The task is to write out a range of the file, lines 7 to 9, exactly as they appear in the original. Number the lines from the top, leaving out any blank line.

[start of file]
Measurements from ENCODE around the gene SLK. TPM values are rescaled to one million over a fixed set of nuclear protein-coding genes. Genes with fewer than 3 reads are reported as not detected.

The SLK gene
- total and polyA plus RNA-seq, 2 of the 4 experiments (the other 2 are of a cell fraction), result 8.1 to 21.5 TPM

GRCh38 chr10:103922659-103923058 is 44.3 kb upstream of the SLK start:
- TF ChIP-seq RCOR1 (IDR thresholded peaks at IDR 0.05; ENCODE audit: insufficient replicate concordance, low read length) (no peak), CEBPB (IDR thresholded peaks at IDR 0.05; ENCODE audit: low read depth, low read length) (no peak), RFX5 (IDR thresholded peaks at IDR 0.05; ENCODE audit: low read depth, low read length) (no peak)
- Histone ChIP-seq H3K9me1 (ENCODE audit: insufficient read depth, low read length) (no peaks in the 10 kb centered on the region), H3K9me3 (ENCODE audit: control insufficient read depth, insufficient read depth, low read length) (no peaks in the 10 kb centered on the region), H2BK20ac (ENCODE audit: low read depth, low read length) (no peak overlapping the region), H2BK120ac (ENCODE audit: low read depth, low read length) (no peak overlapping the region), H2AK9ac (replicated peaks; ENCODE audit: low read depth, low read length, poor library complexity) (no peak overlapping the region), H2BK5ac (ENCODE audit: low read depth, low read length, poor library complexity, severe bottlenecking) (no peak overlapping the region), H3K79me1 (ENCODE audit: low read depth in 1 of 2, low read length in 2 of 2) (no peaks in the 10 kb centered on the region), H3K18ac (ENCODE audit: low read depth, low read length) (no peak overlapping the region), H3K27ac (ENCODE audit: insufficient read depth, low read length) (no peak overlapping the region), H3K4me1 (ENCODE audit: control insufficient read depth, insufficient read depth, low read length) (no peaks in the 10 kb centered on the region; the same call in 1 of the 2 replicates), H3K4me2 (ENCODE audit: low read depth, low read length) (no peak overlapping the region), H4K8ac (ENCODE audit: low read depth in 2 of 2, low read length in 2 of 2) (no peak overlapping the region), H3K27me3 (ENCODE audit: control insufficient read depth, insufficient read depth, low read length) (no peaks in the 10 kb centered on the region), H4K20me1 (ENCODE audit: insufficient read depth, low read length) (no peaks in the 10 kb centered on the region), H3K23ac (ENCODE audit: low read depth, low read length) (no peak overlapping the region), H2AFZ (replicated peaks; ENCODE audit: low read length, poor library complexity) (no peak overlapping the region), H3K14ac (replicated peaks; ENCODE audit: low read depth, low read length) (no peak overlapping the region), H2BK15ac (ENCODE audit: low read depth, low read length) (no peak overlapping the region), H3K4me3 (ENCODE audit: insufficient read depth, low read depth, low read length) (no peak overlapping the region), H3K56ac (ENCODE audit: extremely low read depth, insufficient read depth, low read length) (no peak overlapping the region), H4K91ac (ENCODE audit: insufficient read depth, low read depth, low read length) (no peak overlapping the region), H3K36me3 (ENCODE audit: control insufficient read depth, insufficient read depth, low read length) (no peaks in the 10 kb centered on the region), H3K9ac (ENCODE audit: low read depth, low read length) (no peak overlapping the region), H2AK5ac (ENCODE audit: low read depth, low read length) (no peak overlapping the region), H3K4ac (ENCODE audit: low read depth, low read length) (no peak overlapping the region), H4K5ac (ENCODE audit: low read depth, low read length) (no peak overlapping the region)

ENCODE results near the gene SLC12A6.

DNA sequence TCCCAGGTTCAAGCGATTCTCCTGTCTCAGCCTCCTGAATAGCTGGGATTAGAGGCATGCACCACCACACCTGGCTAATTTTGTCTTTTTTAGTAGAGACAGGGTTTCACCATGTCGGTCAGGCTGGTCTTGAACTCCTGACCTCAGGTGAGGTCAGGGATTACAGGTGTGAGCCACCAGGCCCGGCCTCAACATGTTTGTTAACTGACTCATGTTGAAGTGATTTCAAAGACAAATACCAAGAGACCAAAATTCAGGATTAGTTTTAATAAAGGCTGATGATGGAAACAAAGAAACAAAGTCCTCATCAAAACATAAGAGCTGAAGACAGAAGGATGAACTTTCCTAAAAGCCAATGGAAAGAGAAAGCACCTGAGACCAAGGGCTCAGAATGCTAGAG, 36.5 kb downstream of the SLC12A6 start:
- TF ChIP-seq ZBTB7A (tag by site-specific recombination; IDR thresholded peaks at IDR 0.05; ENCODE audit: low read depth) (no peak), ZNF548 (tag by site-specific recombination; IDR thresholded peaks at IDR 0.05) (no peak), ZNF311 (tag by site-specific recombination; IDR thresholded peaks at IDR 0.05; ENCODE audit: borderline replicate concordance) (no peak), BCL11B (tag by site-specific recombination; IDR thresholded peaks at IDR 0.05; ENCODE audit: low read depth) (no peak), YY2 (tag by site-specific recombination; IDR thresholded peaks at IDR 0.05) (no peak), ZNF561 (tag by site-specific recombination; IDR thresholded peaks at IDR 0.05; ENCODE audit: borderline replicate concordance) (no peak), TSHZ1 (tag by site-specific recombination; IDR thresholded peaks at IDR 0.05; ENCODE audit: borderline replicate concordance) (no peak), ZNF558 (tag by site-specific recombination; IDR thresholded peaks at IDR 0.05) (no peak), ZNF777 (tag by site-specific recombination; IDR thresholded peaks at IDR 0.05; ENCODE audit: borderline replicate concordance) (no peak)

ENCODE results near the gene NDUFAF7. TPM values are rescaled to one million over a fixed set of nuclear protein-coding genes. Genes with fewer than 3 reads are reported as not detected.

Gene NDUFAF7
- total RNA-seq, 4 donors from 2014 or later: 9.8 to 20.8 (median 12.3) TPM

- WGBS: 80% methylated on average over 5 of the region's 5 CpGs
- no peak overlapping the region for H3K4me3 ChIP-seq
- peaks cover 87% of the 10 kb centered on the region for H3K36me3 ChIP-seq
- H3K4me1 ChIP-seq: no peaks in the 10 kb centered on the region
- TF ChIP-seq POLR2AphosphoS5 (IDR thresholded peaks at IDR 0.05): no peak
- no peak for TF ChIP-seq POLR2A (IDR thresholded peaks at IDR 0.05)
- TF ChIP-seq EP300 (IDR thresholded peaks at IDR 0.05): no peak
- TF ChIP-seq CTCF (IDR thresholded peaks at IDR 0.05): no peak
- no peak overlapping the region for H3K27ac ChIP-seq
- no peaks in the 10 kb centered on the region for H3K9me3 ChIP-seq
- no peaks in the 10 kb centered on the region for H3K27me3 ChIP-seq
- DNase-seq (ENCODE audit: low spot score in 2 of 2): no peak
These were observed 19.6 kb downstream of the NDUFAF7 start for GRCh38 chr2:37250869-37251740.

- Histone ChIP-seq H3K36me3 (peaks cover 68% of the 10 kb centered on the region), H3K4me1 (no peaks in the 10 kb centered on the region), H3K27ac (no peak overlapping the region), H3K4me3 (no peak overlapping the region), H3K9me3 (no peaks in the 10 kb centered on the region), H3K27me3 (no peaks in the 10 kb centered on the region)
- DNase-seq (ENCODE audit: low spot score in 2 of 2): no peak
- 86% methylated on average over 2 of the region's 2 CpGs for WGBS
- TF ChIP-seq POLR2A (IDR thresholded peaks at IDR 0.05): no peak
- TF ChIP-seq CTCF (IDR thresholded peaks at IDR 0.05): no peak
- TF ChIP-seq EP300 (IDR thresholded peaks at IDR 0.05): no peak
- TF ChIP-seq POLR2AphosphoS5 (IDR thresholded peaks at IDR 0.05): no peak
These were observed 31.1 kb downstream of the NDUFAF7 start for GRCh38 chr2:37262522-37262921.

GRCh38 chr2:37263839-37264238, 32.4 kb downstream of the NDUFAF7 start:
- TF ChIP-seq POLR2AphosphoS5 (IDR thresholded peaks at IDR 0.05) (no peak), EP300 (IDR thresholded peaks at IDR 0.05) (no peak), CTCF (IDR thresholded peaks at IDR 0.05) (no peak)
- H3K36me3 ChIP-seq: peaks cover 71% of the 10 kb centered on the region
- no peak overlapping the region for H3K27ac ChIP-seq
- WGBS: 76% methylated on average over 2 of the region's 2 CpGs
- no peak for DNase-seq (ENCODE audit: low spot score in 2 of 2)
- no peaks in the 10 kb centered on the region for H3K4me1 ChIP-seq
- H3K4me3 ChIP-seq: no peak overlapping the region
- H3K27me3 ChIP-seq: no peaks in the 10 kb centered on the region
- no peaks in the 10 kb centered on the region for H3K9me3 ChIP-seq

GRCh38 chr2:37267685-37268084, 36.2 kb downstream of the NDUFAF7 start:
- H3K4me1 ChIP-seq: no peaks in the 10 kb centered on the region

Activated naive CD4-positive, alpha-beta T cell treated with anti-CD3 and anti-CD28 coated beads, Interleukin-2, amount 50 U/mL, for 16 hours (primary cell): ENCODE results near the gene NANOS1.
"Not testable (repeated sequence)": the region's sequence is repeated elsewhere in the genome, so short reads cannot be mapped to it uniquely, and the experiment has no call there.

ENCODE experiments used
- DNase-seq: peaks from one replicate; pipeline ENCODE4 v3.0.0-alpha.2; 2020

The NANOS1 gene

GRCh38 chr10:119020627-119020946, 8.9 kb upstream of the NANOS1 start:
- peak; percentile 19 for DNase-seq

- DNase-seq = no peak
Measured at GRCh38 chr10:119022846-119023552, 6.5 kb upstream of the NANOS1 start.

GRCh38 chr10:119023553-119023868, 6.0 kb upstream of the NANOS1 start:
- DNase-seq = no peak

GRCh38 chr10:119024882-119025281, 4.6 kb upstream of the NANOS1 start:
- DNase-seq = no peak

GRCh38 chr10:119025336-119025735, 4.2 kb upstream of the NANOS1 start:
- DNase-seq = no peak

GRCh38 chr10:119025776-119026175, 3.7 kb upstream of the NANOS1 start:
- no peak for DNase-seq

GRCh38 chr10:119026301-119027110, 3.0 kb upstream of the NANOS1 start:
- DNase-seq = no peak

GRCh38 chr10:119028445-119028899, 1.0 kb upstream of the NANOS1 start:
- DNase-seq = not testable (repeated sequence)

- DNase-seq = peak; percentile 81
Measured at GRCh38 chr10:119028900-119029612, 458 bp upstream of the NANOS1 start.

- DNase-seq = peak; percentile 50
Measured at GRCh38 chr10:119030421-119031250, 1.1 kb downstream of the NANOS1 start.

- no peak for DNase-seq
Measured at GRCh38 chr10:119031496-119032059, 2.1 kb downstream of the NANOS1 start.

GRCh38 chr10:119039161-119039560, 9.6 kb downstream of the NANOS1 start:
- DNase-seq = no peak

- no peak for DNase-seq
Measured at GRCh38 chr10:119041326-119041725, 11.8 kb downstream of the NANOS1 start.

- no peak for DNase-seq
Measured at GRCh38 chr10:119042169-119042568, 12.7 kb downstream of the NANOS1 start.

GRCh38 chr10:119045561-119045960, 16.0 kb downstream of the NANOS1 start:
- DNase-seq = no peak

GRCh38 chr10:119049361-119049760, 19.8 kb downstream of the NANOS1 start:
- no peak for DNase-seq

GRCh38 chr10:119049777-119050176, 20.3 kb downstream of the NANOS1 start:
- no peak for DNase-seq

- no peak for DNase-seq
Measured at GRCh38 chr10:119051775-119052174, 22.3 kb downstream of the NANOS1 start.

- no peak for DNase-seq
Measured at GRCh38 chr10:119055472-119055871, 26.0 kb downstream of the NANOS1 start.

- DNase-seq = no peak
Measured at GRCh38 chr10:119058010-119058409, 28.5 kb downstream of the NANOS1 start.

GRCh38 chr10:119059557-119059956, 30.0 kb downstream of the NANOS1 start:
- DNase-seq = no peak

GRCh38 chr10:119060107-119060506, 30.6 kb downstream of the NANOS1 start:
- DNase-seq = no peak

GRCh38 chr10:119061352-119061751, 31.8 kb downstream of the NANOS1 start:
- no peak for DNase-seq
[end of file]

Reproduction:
ENCODE results near the gene SLC12A6.

DNA sequence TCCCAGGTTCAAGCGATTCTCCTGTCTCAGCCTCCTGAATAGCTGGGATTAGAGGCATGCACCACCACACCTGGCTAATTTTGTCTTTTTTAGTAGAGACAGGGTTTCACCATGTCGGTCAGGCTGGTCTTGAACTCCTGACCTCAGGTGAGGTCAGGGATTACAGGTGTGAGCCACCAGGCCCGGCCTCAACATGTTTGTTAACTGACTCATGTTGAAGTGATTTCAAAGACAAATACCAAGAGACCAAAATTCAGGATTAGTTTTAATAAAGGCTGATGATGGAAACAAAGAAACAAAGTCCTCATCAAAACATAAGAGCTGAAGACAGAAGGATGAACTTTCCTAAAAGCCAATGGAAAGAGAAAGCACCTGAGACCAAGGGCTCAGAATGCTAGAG, 36.5 kb downstream of the SLC12A6 start:
- TF ChIP-seq ZBTB7A (tag by site-specific recombination; IDR thresholded peaks at IDR 0.05; ENCODE audit: low read depth) (no peak), ZNF548 (tag by site-specific recombination; IDR thresholded peaks at IDR 0.05) (no peak), ZNF311 (tag by site-specific recombination; IDR thresholded peaks at IDR 0.05; ENCODE audit: borderline replicate concordance) (no peak), BCL11B (tag by site-specific recombination; IDR thresholded peaks at IDR 0.05; ENCODE audit: low read depth) (no peak), YY2 (tag by site-specific recombination; IDR thresholded peaks at IDR 0.05) (no peak), ZNF561 (tag by site-specific recombination; IDR thresholded peaks at IDR 0.05; ENCODE audit: borderline replicate concordance) (no peak), TSHZ1 (tag by site-specific recombination; IDR thresholded peaks at IDR 0.05; ENCODE audit: borderline replicate concordance) (no peak), ZNF558 (tag by site-specific recombination; IDR thresholded peaks at IDR 0.05) (no peak), ZNF777 (tag by site-specific recombination; IDR thresholded peaks at IDR 0.05; ENCODE audit: borderline replicate concordance) (no peak)